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Online opportunities offer young people in remote African communities the chance to make much more of their lives
Being orphaned or abandoned can damage a child’s lifelong emotional and physical wellbeing. The trauma’s worse still for those living in deprived and isolated regions of the world.
Meryl Davies is passionate about protecting those at risk. That’s why her organisation, SOS Children’s Villages, creates communities to nurture youngsters in a secure, healthy and happy family-style environment.
Now, as part of BT’s Connecting Africa project, broadband satellite technology is helping young people fulfil their potential in 20 SOS Children’s Villages across Africa by bringing the internet to their fingertips.
Connecting Africa: transforming classrooms, clinics and communities.
BT’s Connecting Africa project uses BT satellite services to bring free broadband to remote villages in thirteen African countries, helping protect children from social isolation.
We see the real difference that the internet makes to our children’s lives, opening their eyes to a wonderful world of information and education opportunities.”
- Meryl Davies, Director of Fundraising, SOS Children’s Villages
Every child deserves to grow up and be cared for in a stable and loving home. But in many parts of the world the death of a parent or the break-up of a family can leave young people at risk, with little chance of a better life.
SOS Children’s Villages wants to change all that. It’s a charity at work in 125 countries to give vulnerable children a safe, secure family life. Where it can, it works with parents and carers to keep families together. And where that isn’t possible, it offers long-term residential care and education in an SOS Children’s Villages centre. Built at the heart of the community, these unique facilities also provide people throughout the area with healthcare and vocational training.
Access to the internet opens up a world of information, helping the children to learn and gain the education that we take for granted in the western world.
The Connecting Africa project is part of BT’s Better Future programme, which uses the power of digital connections to improve society globally by creating access to information, education and employment opportunities.
Meryl Davies, Director of Fundraising at SOS Children’s Villages, says: “The value of this partnership is the way that BT is helping us as an organisation. BT has the vision to understand that, with improved systems and structures, we will be better able to bring long term value to incredibly vulnerable children and families.”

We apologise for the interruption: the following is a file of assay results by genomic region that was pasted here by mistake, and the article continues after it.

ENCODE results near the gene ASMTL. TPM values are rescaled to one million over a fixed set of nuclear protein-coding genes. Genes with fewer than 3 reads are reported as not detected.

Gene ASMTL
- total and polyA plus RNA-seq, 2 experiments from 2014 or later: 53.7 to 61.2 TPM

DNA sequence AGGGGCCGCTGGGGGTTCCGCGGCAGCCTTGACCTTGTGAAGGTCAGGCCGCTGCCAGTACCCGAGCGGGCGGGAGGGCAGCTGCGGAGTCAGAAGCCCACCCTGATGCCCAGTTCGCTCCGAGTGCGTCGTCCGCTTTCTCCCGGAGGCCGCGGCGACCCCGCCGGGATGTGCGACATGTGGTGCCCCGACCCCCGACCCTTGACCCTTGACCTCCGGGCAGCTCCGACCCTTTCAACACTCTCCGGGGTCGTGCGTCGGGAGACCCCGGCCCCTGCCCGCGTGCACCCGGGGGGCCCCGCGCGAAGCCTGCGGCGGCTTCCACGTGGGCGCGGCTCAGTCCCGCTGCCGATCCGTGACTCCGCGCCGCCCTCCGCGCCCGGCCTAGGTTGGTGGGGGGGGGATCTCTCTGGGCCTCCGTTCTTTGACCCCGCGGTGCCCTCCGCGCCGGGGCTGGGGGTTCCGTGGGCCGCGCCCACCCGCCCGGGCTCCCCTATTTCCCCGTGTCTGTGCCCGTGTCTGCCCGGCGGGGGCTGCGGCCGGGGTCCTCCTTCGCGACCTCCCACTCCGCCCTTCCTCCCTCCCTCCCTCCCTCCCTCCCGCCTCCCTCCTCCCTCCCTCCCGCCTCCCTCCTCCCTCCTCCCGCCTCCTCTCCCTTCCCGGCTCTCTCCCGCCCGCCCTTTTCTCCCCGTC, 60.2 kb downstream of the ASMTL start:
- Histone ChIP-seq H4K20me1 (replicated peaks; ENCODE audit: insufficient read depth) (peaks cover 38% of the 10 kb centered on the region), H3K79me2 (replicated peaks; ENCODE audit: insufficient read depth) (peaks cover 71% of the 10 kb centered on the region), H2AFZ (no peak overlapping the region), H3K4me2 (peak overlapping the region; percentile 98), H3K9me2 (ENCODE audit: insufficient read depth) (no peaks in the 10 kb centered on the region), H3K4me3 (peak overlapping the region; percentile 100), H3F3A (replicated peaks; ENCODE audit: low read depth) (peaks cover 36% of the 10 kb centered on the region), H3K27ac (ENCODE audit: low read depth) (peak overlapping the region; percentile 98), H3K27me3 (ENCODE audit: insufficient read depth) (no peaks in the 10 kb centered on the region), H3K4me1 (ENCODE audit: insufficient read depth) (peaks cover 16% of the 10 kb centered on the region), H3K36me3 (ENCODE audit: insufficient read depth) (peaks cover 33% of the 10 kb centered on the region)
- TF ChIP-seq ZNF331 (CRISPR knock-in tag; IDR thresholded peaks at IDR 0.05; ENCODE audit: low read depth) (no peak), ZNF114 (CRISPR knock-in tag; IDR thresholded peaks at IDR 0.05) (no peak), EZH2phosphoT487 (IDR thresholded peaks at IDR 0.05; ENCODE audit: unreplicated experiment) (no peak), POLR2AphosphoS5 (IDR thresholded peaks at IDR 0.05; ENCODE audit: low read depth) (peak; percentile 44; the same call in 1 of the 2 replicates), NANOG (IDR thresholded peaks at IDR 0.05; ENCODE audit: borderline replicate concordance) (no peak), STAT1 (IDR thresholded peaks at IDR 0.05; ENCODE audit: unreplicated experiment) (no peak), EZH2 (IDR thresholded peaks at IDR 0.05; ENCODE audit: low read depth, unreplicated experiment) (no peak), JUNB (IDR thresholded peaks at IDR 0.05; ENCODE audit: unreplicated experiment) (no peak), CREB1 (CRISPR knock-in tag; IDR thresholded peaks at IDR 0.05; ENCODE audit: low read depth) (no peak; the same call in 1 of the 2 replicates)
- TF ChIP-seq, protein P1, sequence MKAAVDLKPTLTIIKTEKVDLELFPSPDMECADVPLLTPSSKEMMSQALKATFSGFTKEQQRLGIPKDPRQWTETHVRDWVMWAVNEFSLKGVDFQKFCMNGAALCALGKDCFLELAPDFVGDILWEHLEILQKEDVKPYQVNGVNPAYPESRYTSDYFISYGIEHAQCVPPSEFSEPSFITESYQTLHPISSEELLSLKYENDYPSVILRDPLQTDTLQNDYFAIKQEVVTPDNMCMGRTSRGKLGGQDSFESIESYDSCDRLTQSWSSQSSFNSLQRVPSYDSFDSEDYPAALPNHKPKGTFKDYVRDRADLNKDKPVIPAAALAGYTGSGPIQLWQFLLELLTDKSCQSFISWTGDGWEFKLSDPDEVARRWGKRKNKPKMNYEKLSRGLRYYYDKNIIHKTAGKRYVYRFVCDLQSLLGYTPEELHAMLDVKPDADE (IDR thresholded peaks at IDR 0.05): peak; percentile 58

BT plans to bring free broadband internet access to twenty SOS Children’s Villages in twelve African countries via a global satellite network using some recycled equipment. The company has introduced a production line approach to test and pre-configure equipment before deployment. It means BT can set up VSAT (Very Small Aperture Terminal) satellite connections in areas where the terrain and distances between locations make terrestrial broadband physically impossible or prohibitively expensive.
Once online, children will have a gateway to the world and access to the charity’s e-learning and mentoring courses. SOS Children’s Villages will gain operationally too, as Jackie Pyne, its Regional HR/OD Advisor, explains: “In this region, connections between countries are difficult to establish. It’s too expensive and time consuming to be constantly travelling to see the children. Having good web connectivity means we can conduct virtual meetings and I can run online training events and communicate with the people I work with. And they can do that with each other too.”
With the help of BT, two SOS Children’s Villages in The Gambia are already online. Another 10 are due for connection by October 2013, with the remaining eight to follow. And network support, run by a BT team in the UK, will continue for three years. But BT people are also on the ground in Africa to make the project sustainable.
For example, BT engineers are training local SOS Children’s Villages technical support teams to operate and maintain the network. Graham Hancock, a satellite engineer with BT Technology, Service and Operations, is one of them. He says: “The guys I trained were smashing students. It was great to see the proud looks on their faces when they were able to install the second link themselves.”
BT and SOS Children’s Villages estimate that Connecting Africa could directly benefit 100,000 people with a further 600,000 people in surrounding communities benefiting indirectly from improved connections. It will help boost the charity’s fundraising too. People who sponsor the children will be able to follow their progress through online photos and videos. And in times of emergency, such as the recent Mali crisis, SOS Children’s Villages will be able to make appeals fast to support relief work.
Anna Easton, BT Connected Society Programme Director, concludes: “We’ve seen the real impact that broadband internet can have through our projects in Africa and around the world. This latest initiative builds on our experience and longstanding commitments to communities in Africa, India and all across the world. In all those places, through technology, we help children and whole communities reach for a better future.”
- BT Connect Satellite access